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Sep 30, 2012 - Leon Rollerson Presents A Show For All Ages

 

         There’s going to be a remarkable range of performers taking the stage Sunday at the Jazz Depot. Young, seasoned, and in-between, instrumentalist or vocalist – and often both – they’re connected by their relationship to the man who’ll be running the show.

            As the longtime Tulsa performer and producer Leon Rollerson puts it, “These are all people I have a history with.”

            For some, the history isn’t very long, but that’s simply because the artists aren’t very old. In that category, for instance, are singer-guitarist Ashlie Burch (age 14), rapper-vocalist Aaron Jackson (13), and Muskogee-based jazz singer Chelsey Kimdle (14).

            “I’m going to have them play in the gallery, and later on come up and join us on a tune,” Rollerson says. “One thing we’re always going to do is include the youth.”

            On the other end of the spectrum are such well-known veteran musicians – and Rollerson associates -- as trumpeter Mike Moore, drummer Edward “Spike” Gore, guitarists Lacy Baker and Mark Furnas, pianists Kenny Quinn and John Hamill, pianist-vocalist Joe Wilkinson, and keyboardist, harmonica player and guitarist Rudy Scott.

            “I probably shouldn’t say this, because it makes us seem old, but Rudy and I were playing together in Ernie Fields’ band back in 1960, when I was still in high school,” says Rollerson. “I’ve been working with Mike for about 25 years, and Spike for 20.  John Hamill and I go ‘way back, when we were doing TV and radio together. Mark’s been with me for almost 40 years now, and Lacy’s been with me for about the same amount of time. He’s an internationally known guitarist from Oklahoma City, and his son, Lacy Jr., is an up-and-coming keyboardist who’s absolutely tremendous. He’ll be with us on Sunday, too.”

            In addition to Lacy Baker Jr., other noteworthy performers on the bill include Victoria Ellington (“an all-star singer who can sing all types of music and is also a drummer”), trombonist Jeff Roberson (“a master music instructor who also plays trumpet, guitar, and piano”), and saxophonists Jama Moore and Myron Oliver, the latter a local favorite who recently headlined his own Jazz Depot concert.

            Add to that lineup vocalists Starr Winans, Tara Smith and Rebecca DeVille, with drummer Julius Henderson, and it’s pretty evident that there’ll be an abundance of talent for the two-hour presentation.

            “The stage is always going to be full,” notes Rollerson. “I’ll be bringing people on and off all the way through, and I’m going to have to be very judicious about what I do.  We’ve got more music and musicians than we’ve got time. But I’m a maestro. It’s not my first rodeo. We’ll get started on time and we’ll end on time.”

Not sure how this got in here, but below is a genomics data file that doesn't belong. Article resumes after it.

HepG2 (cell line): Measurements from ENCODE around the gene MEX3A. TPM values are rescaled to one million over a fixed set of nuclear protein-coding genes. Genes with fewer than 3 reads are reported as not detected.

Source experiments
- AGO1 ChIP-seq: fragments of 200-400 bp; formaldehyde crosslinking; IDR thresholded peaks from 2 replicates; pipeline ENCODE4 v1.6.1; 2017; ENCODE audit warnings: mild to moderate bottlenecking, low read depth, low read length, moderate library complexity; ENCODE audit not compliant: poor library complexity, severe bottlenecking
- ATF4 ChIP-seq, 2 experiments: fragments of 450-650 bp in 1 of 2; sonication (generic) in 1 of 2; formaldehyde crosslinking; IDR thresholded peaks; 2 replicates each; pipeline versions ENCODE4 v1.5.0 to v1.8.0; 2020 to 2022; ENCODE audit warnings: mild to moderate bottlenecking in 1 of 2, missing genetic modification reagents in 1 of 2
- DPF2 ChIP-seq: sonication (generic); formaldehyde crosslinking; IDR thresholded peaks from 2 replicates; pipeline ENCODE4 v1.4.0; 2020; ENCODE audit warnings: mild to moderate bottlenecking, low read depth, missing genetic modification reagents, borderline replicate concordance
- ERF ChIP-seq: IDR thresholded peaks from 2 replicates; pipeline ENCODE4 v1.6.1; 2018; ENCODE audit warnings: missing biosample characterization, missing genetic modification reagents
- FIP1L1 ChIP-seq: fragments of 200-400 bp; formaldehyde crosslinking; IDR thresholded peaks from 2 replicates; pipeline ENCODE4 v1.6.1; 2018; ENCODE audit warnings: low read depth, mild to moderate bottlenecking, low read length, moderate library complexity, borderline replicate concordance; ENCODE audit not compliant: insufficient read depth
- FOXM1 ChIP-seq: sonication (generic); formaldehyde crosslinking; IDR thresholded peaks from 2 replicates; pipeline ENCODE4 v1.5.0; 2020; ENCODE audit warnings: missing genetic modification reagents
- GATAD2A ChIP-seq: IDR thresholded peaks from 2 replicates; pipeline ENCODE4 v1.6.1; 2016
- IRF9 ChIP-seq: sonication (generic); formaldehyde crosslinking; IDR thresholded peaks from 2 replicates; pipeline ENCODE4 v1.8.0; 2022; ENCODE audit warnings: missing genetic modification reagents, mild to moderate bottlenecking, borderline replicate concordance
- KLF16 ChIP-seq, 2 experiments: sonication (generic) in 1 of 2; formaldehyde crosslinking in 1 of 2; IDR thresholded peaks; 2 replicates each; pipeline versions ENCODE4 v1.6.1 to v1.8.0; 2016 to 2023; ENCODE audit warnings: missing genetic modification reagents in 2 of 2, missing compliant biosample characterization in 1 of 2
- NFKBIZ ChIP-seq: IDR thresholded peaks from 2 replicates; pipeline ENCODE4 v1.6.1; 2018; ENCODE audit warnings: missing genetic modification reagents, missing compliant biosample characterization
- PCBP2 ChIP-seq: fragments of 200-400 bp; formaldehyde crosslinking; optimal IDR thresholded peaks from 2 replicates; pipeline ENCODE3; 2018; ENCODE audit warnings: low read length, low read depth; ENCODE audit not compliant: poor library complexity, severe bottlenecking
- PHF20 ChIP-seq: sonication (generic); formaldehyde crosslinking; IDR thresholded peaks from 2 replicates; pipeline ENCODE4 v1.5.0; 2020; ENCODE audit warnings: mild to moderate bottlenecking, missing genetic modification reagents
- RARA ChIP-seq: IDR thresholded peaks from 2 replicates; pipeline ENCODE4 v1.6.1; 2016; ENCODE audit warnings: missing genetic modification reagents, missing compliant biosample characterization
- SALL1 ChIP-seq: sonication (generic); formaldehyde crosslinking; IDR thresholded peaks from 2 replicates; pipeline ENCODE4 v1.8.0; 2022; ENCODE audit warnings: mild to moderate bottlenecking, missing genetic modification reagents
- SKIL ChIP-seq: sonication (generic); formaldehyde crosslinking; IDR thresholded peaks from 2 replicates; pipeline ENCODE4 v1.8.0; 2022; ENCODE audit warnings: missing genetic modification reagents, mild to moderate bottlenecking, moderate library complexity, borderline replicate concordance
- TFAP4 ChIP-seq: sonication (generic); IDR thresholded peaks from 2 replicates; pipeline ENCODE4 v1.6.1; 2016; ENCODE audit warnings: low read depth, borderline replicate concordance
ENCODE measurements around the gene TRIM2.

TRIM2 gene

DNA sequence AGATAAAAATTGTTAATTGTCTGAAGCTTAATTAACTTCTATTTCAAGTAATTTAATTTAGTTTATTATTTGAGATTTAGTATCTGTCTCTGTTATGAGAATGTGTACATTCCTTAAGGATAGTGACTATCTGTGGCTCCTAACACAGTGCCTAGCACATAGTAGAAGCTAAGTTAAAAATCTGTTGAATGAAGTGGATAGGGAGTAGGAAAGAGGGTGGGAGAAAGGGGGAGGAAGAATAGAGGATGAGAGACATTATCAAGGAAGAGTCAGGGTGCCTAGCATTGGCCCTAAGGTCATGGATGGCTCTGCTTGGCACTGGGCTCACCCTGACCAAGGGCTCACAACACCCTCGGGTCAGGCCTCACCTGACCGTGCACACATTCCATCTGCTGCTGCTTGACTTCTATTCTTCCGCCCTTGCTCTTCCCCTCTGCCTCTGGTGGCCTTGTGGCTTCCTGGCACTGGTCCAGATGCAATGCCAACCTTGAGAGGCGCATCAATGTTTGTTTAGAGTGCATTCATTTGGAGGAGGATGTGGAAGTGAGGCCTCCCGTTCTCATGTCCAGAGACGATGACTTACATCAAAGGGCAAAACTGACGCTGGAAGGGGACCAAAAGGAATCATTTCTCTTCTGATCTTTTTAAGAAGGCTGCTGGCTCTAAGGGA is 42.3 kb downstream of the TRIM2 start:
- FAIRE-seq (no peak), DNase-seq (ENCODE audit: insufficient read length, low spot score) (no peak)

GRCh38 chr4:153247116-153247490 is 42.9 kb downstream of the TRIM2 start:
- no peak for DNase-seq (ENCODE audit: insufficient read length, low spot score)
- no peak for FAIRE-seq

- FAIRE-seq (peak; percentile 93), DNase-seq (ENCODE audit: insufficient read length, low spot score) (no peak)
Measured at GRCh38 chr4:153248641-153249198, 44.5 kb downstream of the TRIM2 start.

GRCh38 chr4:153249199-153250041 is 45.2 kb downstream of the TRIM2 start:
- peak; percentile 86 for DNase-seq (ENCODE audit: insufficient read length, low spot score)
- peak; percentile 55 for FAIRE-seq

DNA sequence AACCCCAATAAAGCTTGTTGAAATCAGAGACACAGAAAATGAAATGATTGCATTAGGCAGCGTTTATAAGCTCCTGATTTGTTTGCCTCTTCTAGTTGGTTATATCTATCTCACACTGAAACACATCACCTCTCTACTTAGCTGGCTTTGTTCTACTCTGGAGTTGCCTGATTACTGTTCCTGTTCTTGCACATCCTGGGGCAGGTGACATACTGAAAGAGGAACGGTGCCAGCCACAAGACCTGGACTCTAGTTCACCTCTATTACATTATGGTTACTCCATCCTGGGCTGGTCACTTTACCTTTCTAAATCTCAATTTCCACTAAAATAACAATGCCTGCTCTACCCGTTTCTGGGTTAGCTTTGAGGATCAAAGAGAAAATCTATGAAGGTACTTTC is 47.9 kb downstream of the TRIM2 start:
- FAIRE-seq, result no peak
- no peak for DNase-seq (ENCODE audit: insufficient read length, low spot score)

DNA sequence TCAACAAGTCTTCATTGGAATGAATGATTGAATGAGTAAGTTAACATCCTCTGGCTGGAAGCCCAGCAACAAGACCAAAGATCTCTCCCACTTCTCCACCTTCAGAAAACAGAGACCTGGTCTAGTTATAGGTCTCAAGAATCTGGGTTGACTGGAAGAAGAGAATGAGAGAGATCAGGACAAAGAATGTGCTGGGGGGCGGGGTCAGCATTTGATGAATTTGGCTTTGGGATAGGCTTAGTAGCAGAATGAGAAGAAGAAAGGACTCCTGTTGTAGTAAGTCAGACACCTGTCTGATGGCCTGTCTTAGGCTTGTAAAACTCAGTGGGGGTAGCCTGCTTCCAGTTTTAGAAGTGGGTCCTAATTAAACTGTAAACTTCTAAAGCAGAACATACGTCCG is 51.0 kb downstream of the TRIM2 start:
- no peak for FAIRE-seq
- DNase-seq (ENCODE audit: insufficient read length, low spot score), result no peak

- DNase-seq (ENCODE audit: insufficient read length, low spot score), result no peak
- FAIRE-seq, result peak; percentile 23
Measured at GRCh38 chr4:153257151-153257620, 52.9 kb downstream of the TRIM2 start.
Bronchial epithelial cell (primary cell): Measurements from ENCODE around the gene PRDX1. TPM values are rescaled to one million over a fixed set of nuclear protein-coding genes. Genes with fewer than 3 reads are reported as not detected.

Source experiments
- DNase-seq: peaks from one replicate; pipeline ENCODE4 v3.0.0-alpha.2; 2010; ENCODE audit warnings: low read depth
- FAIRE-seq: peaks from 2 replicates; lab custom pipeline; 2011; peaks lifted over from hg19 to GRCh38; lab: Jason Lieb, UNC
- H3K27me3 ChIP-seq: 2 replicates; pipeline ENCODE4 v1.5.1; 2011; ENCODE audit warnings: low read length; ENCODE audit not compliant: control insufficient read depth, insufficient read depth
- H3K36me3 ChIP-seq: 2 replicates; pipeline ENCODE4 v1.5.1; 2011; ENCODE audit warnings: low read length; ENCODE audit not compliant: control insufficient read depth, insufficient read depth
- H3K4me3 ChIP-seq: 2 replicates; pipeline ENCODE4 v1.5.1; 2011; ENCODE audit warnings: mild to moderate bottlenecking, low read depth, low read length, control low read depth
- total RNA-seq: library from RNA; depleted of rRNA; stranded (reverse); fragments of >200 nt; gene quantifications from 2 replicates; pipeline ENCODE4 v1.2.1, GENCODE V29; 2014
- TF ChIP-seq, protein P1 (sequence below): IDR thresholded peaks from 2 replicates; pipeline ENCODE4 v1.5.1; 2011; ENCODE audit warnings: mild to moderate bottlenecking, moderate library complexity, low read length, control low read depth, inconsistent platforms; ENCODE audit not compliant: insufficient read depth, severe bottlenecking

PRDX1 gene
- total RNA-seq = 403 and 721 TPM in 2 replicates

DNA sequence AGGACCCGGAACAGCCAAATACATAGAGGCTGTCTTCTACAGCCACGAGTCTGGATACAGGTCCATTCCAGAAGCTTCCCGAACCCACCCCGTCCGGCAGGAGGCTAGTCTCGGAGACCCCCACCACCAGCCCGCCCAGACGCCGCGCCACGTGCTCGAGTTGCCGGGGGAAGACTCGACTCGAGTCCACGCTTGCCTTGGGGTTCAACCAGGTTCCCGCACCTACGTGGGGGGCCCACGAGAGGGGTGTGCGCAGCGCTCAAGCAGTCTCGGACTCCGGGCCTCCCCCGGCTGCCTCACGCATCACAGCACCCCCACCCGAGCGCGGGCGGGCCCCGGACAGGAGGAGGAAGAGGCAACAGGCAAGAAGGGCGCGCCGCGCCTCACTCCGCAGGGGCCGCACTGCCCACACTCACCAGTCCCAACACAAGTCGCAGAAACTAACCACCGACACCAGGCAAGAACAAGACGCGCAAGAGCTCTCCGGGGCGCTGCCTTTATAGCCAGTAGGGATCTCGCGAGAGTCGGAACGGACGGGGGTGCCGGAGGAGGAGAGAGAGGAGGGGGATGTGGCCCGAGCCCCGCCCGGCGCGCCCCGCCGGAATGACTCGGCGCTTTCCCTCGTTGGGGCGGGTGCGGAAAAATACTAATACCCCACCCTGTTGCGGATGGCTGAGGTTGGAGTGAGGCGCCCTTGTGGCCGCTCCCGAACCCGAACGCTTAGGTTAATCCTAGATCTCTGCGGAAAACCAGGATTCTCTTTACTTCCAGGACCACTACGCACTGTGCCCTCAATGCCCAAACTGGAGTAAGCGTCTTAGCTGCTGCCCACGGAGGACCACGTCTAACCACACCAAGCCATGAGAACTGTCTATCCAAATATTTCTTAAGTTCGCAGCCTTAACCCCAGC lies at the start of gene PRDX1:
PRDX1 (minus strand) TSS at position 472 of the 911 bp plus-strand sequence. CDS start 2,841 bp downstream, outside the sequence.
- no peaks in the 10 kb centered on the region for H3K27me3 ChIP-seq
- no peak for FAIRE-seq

In addition to producing the show, Rollerson will be its focal point, playing bass and keyboards and singing. His performing and production credits both go back several decades, with Leon Rollerson Productions one of the longest-lived entertainment companies in Tulsa.

            As a musician, he’s not only fronted his own group but also played with such notables as Clark Terry, Jay McShann, and the abovementioned Ernie Fields, the Tulsa-based bandleader who scored a major hit single in 1959 with his version of the big-band standard “In the Mood.”  Like Rudy Scott, who’ll be sharing the Sunday stage, Rollerson has been inducted into the Oklahoma Blues Hall of Fame.

            However, Rollerson says, the only blues they’re playing Sunday are the jazzy kind.

            “What we’ll be doing on this show is different types of jazz,” he explains. “We’ll do some classic jazz -- `Misty,’ that sort of thing – for those who love to hear that style. Then we’ll do other kinds of jazz. There’ll be some modern jazz, some blues-jazz, and some funky jazz, like Quincy Jones and those cats are doing these days.  So it’ll be the standards all the way up to funky jazz.

            “It’s an all-star band,’ he adds, “and we’re going to take the audience on a magic-carpet ride through all of these things.”

            Leon Rollerson is set to take the stage Sunday, Sept. 30, at 5 p.m. at the Oklahoma Jazz Hall of Fame, located in downtown Tulsa’s Jazz Depot, 111 E. First St. Tickets can be purchased at the Depot or by calling Bettie Downing at 918-281-8609. General admission is $15, reserved table seating $20. Seniors and Jazz Hall members are admitted for $10, and high school and junior high students for $5. Refreshments will be available for purchase.

            The show is a part of the Jazz Hall’s 2012 Autumn Concert Series.

            The Oklahoma Jazz Hall of Fame is a 501(c)(3) non-profit cultural and educational organization, with a mission to inspire creativity and improve the quality of life for all Oklahomans through preservation, education, and performance of jazz, our uniquely American art form.


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